Arnold for the New England Revolution: Tea Act

New England’s Major League Soccer team channels the American Revolution in this fun new campaign from Arnold. With a quirky play on the region’s heritage, the Revolution uses a bit of humor to rev up unsuspecting Bostonians. Senior Art Director Matt McNulty shares the insight behind the campaign, discusses funny fan reactions, and reveals his favorite spot.

Matt McNulty
Matt McNulty, Senior Art Director, Arnold

So, who is the target audience?
Sports fans who live in New England. New Englanders are so full of pride that they will fight for their beliefs as fiercely as the rebels did during the American Revolution. To put this insight to the test, we hired redcoats to enforce the colonial law.

What’s the main goal of this campaign?
Well, the objective of this campaign was to create hype and energy around the team. Boston is a city that’s full of storied championship teams. We wanted to highlight fans’ passion and revolutionary spirit.

New England Tea Act

Why did you decide to take a humorous approach?
Well, for one, people like to laugh. Two: The sports landscape is full of abstract, dramatic ads. Those are cool, but we wanted to head in another direction. We want to showcase the fighting spirit of the fans in New England.

Have you gotten the reaction from the audience that you were expecting?
So far, the reaction has been fantastic. We are really pleased. We seem to have the approval of the hardcore fans and people who have never considered going to a game.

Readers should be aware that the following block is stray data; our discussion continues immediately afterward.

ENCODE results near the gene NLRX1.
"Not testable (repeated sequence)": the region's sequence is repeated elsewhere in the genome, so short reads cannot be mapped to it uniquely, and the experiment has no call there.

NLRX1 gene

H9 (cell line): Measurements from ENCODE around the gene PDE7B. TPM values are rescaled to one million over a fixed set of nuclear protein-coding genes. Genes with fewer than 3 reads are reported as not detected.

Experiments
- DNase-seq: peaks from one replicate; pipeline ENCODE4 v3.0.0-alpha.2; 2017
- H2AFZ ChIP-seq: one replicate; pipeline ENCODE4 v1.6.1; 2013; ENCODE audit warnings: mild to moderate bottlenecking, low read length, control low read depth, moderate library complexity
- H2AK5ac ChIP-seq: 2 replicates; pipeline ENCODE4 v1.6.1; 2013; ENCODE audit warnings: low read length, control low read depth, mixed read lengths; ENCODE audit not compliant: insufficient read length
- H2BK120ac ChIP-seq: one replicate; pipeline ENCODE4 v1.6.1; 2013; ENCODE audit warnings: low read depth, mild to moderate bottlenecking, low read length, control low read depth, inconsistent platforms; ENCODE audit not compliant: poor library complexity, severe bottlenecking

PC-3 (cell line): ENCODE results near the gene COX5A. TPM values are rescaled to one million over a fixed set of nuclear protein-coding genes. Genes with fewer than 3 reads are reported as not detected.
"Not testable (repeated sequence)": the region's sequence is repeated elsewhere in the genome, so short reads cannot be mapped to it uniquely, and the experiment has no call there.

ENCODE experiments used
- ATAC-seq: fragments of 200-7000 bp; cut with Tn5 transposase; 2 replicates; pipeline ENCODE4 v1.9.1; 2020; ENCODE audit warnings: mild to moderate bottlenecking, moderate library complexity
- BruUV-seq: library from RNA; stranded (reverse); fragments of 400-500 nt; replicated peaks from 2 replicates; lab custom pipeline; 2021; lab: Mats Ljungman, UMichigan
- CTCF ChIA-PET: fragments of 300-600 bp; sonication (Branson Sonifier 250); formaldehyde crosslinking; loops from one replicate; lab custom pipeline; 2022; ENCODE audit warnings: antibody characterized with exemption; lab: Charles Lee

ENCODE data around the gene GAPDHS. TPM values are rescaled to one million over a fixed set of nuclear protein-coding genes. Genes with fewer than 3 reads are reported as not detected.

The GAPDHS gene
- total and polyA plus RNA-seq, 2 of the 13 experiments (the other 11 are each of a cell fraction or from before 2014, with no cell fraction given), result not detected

Which spot is your favorite: “Hat Act” or “Tea Act”?
My favorite is “Tea Act.” It was the first spot we shot that day, and seeing this idea come to life was really special to me.

What was the best thing about working on these spots?
Getting to make spots for the people of New England. So often the work in this business needs to reach drastically different people. It was fun to make something so specific for a demographic that’s this amped up.

Any challenges while making this campaign?
Absolutely. Shooting anything in public can create many complications. There’s a lot of blurring out of logos and faces on projects like these. Also, when a guy dumped a coffee on our Redcoat, our hearts skipped a beat because we didn’t have another shirt for him.

Tell us something about this campaign that most people don’t know.
The first question we always get: “Is this real?” Yes. It’s totally real. We only had four actors, including the two Redcoats. The other two acted as ringers, or substitutes. This was good not only to get some real reactions but to help pump up other people. Other than that, they were all genuine reactions. If you think those reactions are good, you should see the ones that we edited out.

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